PARADISE OF BACHELORS 5 October 2018
This is clever stuff.
Working with an instrument almost exclusively known to folk musics, Nathan Bowles takes the banjo and subverts our expectations. Willie Nelson was wrong – you CAN play a sad song on a banjo. And a witty one, and a melancholy one and any other sort you choose. Intricate and thoughtful, each track is an individual exercise in something new. Whether it is the solo work, picking carefully, the pieces with percussion or the metronomic first couple of tracks, the second featuring some marvellously grainy bowed bass and the first being a cover of a lullaby a seven year old wrote for Julie Tippet on a seventies album.
The foregoing isn’t to say there isn’t Apppalachian hillbilly music, just that this is sui-generis in its approach. Bill Callahan suggests his special thing “is the grand blankness of seeing everything at once. Or maybe it is a pinhole vision that soothes and subjects in its narrowness.” Umbra has a tinge of Eastern tuning and a stumbling slow picked gait. It charms. When Elk River Blues arrives, it surprises with its traditional approach. Traditional, except the band is banjo, bass and drums. Ruby, with sawing bass is a wonderful back to basics stomp from 1946, picked fast and fun. It wobbles and rolls along like a runaway wagon on a bumpy road then, suddenly it turns left into a dark and scary place, which is fun and disorientating. The following solo piece, on a banjo / bazouki hybrid, is intricate and full of thoughts. The set does another cycle through a traditional-sounding piece and into spooky scratchy sounds to cleanse the palate before we round off nicely with a spare and simple reel.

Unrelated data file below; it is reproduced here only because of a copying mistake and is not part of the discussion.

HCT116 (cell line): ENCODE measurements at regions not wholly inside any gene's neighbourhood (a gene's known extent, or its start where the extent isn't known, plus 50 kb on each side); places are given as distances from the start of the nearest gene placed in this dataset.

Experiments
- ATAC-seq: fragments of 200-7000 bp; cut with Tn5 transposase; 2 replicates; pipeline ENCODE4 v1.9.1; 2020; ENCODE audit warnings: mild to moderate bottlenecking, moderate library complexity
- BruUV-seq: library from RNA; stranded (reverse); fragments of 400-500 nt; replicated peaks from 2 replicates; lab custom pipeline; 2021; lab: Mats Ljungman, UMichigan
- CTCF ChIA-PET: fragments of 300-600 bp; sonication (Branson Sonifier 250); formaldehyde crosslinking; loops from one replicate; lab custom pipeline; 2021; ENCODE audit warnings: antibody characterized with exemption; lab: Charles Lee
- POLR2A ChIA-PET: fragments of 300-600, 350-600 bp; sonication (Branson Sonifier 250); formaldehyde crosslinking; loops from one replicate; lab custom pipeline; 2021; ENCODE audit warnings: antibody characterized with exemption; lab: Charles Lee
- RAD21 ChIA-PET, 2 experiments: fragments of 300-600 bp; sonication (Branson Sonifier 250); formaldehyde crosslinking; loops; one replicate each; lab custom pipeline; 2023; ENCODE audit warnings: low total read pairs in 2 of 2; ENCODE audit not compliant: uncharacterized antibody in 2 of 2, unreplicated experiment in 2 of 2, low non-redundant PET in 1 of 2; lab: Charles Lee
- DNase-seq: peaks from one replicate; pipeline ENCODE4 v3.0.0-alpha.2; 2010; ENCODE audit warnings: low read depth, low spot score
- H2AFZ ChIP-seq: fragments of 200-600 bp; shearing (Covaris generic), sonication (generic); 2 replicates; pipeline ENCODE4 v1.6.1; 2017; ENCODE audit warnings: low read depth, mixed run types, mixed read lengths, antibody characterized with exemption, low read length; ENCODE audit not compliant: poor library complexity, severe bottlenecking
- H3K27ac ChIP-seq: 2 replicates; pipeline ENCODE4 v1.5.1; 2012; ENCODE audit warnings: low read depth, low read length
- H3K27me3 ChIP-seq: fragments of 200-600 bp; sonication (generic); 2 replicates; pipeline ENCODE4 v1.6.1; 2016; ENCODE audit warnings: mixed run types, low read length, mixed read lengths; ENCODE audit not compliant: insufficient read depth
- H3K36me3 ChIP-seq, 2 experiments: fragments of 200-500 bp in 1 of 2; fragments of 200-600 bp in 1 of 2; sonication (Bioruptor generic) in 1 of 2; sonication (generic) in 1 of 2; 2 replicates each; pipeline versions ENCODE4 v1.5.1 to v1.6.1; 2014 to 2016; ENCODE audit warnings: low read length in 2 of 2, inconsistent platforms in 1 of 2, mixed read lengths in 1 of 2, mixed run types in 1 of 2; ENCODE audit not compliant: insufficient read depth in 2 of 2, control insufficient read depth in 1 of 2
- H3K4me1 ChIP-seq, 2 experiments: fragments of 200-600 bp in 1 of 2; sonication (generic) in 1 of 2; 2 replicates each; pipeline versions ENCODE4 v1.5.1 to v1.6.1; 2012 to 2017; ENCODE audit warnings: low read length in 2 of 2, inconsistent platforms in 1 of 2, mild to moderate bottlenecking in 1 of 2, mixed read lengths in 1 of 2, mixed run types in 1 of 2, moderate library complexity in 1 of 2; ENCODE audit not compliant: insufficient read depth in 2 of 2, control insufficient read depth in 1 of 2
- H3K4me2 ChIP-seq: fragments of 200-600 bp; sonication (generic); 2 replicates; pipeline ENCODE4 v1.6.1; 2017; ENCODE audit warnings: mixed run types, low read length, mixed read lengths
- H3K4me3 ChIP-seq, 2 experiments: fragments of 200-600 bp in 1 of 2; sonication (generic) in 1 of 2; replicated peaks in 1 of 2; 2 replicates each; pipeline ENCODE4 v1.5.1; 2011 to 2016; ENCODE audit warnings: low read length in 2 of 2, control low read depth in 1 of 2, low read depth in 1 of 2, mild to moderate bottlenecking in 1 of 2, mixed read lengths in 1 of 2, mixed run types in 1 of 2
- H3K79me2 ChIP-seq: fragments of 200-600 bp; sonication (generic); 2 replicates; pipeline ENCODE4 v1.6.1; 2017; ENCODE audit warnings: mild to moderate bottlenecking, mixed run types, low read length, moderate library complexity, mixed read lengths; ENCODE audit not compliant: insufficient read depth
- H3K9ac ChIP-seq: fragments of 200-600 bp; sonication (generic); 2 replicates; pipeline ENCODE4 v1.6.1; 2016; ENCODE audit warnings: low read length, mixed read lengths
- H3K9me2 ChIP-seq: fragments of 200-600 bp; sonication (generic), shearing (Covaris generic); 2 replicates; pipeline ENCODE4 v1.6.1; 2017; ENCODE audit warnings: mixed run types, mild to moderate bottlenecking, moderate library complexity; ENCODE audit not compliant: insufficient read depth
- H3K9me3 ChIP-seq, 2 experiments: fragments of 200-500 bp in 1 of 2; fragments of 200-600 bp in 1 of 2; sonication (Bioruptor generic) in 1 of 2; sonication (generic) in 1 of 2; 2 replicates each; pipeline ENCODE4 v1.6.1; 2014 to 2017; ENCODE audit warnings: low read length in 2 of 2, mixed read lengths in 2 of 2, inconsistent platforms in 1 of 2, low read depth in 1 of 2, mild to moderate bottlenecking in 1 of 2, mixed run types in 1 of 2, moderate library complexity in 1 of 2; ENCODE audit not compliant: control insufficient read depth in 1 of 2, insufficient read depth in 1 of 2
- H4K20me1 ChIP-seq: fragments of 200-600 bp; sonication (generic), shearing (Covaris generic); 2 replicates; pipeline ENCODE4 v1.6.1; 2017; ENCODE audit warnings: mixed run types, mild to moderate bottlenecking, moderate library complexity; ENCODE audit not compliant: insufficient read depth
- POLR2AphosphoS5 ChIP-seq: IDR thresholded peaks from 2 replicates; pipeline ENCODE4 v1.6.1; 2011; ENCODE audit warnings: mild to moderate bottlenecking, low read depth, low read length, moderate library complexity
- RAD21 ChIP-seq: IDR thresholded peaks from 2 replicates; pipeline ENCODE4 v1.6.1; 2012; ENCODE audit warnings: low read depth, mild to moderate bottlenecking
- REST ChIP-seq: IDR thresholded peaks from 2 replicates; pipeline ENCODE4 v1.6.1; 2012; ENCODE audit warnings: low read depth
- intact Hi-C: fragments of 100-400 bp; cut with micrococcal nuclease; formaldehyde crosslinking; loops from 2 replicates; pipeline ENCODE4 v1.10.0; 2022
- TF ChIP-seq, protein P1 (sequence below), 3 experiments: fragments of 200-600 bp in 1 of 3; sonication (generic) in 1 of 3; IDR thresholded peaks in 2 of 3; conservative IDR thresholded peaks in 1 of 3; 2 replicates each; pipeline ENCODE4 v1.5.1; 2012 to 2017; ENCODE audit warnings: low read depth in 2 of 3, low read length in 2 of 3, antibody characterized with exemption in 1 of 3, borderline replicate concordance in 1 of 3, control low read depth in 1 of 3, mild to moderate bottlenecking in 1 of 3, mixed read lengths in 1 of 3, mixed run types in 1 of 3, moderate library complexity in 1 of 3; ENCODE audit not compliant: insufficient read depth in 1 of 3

The album is the work of a master of his instrument and built from all sorts of found and invented musical pieces; the findings of a musical breakers yard. One to ponder on and explore thoroughly, this rewards time spent with it.